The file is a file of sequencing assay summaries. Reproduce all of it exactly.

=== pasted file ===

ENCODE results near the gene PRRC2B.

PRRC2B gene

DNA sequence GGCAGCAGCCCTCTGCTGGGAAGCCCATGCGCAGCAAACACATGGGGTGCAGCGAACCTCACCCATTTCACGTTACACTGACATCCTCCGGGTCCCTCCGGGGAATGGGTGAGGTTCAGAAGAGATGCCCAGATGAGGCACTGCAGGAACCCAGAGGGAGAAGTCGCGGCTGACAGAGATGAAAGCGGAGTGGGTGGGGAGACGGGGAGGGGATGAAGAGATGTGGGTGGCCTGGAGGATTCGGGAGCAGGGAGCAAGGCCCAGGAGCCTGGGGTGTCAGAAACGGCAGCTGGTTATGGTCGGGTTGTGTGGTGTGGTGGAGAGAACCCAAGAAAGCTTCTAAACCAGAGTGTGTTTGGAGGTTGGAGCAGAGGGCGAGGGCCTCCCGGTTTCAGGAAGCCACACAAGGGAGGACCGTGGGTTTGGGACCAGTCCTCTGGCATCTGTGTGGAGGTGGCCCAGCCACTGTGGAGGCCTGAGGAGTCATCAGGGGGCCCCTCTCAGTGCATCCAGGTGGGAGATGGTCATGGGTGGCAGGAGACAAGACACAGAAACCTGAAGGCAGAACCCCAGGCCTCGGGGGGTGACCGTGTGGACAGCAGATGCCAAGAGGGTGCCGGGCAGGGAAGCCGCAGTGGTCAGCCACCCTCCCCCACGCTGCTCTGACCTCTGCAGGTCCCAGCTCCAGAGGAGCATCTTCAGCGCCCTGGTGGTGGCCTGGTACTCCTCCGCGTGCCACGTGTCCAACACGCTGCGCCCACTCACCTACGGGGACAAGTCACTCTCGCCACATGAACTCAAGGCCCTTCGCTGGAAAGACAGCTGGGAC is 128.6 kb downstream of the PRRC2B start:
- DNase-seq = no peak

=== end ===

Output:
ENCODE results near the gene PRRC2B.

PRRC2B gene

DNA sequence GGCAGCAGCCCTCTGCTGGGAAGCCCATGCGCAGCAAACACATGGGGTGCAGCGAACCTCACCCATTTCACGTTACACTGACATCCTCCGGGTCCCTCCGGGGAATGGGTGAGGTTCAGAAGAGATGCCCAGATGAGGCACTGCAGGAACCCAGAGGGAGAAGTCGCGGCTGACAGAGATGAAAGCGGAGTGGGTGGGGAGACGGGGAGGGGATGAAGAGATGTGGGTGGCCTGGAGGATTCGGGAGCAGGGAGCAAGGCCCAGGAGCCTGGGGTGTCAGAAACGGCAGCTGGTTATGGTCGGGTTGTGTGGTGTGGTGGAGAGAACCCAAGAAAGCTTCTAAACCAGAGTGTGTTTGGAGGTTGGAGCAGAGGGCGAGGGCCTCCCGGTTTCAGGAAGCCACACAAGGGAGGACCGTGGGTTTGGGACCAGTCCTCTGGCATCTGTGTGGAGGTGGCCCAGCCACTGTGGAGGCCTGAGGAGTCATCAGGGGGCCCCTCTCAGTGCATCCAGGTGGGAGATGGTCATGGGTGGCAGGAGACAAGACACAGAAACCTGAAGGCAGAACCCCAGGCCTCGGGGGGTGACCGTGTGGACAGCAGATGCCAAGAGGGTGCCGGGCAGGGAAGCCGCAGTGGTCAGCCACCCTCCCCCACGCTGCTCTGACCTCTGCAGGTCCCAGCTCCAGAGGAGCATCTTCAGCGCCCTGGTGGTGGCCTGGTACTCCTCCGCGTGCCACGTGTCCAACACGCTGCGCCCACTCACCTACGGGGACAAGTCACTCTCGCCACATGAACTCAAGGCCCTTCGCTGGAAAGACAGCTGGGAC is 128.6 kb downstream of the PRRC2B start:
- DNase-seq = no peak